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IL2009: Trying Not to Filter: Internet Filtering Technologies Update

This is my session for Internet @Schools this year about the status of internet filtering, how it works, our own libraries testing of four internet filters, and our successful battle against a city council member’s proposition that the library begin filtering all public computes.  SJPL remains an unfiltered library, and I am proud of that fact.  This presentation gives some information about that experience and what internet filters are like today.

You can view my presentation on Slideshare and also below.

You can also view the original materials from the San Jose Public Library’s filtering challenge, something we created for our community when the filtering proposal was initially made.  We’ve preserved it on the website as it continues to be an important resource for other libraries and we do still occasionally get inquiries from the public about the outcome and reasons for the city council’s decision.  Some of these documents may add some understanding for folks working on internet filtering issues at their own libraries.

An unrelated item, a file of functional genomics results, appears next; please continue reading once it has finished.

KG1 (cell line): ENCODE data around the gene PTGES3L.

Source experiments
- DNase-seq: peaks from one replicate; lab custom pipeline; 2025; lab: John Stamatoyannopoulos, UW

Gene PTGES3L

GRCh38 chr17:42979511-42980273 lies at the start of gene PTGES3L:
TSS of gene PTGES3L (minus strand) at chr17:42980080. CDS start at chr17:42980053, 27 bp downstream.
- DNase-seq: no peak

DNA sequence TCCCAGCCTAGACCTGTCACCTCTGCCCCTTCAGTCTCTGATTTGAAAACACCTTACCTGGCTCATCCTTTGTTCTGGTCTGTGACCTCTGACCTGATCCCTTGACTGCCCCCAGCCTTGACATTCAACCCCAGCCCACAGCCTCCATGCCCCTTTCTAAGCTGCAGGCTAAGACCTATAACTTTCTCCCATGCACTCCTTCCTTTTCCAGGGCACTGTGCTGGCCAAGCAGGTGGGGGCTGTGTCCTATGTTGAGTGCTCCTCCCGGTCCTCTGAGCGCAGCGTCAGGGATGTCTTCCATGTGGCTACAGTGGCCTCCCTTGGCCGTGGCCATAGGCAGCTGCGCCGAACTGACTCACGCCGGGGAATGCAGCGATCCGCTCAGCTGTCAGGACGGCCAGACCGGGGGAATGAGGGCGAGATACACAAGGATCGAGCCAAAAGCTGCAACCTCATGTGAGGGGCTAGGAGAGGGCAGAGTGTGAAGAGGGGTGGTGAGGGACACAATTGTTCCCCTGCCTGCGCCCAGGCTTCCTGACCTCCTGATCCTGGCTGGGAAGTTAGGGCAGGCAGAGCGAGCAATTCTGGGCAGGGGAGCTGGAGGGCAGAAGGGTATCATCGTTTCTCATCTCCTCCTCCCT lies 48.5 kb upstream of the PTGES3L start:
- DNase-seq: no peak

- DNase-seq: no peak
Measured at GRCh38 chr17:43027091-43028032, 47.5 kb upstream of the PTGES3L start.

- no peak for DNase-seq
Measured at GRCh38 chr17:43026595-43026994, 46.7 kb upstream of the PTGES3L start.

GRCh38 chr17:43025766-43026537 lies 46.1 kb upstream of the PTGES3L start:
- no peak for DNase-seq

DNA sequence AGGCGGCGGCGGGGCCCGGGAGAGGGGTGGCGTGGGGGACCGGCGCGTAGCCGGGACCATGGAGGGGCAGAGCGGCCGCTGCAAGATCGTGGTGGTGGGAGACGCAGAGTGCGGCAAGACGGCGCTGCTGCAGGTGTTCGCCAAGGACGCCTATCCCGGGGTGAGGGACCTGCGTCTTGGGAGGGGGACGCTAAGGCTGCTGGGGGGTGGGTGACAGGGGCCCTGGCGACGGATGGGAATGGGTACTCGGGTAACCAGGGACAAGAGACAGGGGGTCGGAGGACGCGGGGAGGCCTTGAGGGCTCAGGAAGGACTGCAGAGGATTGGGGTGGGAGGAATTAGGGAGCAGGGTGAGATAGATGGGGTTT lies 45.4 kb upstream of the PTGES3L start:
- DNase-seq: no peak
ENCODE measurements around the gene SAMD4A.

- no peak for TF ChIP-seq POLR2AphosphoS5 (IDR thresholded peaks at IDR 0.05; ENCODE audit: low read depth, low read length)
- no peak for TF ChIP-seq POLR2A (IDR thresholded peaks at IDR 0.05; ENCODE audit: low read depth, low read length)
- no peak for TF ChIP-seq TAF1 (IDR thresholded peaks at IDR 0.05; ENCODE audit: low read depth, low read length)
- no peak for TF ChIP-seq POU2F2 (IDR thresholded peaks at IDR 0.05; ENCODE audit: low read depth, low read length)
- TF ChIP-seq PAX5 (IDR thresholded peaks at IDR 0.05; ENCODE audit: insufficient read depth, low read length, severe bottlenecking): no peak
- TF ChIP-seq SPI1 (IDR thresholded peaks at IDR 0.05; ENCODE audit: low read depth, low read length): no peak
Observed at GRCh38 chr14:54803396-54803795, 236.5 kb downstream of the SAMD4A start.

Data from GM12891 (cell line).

“IL2009: Trying Not to Filter: Internet Filtering Technologies Update”

  1. Lesley Williams Says:

    Hi Sara,

    Did you look at CipaFilter? Any comparison stats? One of the things that most bothers me is filters which don’t tell you when a site has been blocked; you just get a “site unavailable” message. We filter only about half our stations and patrons can choose which to use. Our biggest problem is with MySpace pages being blocked.

  2. Sarah Says:

    We did not take a look at CIPAFilter. I have heard some pretty bad things about it, though. But without substantiation, I don’t feel I can make a judgment on it. All filtering companies fail to tell you which sites are on their blacklists and how they get there (what their standards are). It’s a “company secret” but basically the way they get the sites is through basic Google searches, and automated cataloging of content. That is inappropriate in a library environment where information is life, information is what we deal in. Trusting the blocking or unblocking of content to a computer, or at best to a low-paid intern at the company, is not appropriate for information professionals. This, along with the fact that the technology simply doesn’t work, is why I rail so strongly against filters in any format. It’s wrong. Period. And for librarians not to speak out against it constantly is also wrong.

  3. internet filter Says:

    Internet filtering is important but only for kids I think now MPB is doing that.

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